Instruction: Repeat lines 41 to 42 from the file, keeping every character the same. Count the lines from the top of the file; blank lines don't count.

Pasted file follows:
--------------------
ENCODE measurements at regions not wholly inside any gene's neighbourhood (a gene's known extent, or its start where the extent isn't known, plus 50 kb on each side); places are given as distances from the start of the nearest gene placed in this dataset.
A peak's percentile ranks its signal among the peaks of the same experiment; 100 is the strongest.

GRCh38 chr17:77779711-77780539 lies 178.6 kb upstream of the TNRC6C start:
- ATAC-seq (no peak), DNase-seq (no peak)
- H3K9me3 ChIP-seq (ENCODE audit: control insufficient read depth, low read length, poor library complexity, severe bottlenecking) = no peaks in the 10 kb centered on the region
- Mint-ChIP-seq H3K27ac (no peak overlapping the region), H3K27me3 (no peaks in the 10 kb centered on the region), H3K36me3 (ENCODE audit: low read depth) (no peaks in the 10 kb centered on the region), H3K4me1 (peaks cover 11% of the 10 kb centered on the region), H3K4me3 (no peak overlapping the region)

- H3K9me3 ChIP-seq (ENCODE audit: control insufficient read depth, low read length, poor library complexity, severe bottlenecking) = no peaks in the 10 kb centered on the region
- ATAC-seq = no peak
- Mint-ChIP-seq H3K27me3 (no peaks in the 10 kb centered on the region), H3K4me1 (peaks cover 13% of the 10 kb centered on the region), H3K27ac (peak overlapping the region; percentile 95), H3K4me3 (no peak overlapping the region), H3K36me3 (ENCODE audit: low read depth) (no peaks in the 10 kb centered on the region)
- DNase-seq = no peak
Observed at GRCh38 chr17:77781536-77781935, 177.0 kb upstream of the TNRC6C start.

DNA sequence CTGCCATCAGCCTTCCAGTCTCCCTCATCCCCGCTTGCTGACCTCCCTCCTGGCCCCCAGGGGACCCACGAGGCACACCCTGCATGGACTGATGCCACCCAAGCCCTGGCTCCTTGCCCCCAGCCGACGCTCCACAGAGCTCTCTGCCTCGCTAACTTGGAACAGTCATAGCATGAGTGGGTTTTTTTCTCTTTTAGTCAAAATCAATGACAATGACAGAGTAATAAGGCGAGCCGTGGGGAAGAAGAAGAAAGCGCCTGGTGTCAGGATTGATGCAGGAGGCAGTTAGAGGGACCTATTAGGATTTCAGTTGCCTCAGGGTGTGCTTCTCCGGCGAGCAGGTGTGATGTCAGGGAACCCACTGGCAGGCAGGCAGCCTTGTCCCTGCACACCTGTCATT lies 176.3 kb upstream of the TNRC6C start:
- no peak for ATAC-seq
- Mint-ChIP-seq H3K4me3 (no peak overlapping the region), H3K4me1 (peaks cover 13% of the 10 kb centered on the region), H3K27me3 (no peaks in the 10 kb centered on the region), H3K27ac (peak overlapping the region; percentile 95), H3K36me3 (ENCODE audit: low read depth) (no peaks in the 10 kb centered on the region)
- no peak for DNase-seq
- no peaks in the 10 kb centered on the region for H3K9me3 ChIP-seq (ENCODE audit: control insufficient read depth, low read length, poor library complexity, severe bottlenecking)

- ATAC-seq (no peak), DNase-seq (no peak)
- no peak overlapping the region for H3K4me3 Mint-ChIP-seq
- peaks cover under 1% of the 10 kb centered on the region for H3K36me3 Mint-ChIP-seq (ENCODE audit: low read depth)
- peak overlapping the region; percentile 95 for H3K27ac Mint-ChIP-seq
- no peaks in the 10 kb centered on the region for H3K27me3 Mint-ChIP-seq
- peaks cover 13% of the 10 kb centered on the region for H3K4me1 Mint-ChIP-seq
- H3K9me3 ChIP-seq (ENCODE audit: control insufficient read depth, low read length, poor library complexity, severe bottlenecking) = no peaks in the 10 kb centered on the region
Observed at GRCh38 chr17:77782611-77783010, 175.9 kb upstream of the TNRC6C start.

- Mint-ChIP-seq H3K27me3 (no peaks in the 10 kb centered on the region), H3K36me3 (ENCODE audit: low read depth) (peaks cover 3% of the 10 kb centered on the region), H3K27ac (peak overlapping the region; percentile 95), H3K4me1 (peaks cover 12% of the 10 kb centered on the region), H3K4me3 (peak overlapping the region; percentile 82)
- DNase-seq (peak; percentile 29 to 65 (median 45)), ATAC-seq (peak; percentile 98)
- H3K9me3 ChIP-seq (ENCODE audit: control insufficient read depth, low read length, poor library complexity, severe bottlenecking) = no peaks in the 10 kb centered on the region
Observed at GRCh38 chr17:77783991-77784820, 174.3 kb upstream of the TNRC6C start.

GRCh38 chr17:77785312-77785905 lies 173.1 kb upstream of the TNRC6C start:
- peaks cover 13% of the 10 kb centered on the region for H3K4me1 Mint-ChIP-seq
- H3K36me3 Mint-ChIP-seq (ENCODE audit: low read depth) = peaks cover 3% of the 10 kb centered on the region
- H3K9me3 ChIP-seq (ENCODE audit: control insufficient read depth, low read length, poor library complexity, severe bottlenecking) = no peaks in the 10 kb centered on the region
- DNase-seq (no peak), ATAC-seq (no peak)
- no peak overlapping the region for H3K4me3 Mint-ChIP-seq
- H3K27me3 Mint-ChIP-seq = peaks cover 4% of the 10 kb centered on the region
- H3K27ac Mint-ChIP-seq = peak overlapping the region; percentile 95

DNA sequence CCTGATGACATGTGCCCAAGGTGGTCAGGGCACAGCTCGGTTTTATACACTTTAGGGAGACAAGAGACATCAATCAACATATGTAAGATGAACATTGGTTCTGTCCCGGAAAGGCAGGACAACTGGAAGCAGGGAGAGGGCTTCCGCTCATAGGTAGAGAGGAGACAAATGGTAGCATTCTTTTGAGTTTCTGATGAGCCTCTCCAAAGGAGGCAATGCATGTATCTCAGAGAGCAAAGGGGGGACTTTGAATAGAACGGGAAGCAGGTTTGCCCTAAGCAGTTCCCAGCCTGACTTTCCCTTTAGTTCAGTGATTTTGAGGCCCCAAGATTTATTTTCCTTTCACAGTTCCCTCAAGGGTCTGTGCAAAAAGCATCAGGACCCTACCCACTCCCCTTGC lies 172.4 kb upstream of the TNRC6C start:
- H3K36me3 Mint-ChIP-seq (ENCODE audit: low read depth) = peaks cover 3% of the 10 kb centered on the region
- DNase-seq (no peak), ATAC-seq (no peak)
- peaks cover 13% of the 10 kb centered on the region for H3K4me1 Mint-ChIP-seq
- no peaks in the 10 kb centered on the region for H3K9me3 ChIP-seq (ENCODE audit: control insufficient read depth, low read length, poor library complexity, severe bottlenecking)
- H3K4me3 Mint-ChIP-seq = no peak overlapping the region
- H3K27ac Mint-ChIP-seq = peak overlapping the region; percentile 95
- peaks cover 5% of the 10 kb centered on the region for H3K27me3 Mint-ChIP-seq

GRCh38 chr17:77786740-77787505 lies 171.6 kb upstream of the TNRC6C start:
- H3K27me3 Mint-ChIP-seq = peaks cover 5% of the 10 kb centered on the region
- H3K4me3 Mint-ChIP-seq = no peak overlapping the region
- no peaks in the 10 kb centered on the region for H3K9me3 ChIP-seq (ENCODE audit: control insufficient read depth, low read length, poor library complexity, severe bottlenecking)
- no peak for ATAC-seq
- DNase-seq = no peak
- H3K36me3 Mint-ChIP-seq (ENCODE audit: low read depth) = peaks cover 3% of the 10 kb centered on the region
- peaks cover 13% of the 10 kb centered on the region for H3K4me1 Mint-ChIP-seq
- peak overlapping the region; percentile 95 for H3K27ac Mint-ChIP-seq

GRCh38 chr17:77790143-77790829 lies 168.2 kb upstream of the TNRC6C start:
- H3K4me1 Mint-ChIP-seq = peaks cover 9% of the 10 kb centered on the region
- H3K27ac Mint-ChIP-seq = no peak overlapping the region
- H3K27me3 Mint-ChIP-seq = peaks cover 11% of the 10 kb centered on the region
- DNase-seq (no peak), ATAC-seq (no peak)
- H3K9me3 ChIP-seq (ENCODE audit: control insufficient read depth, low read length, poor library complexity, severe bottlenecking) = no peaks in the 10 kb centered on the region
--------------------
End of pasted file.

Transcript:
- no peaks in the 10 kb centered on the region for H3K9me3 ChIP-seq (ENCODE audit: control insufficient read depth, low read length, poor library complexity, severe bottlenecking)
- H3K4me3 Mint-ChIP-seq = no peak overlapping the region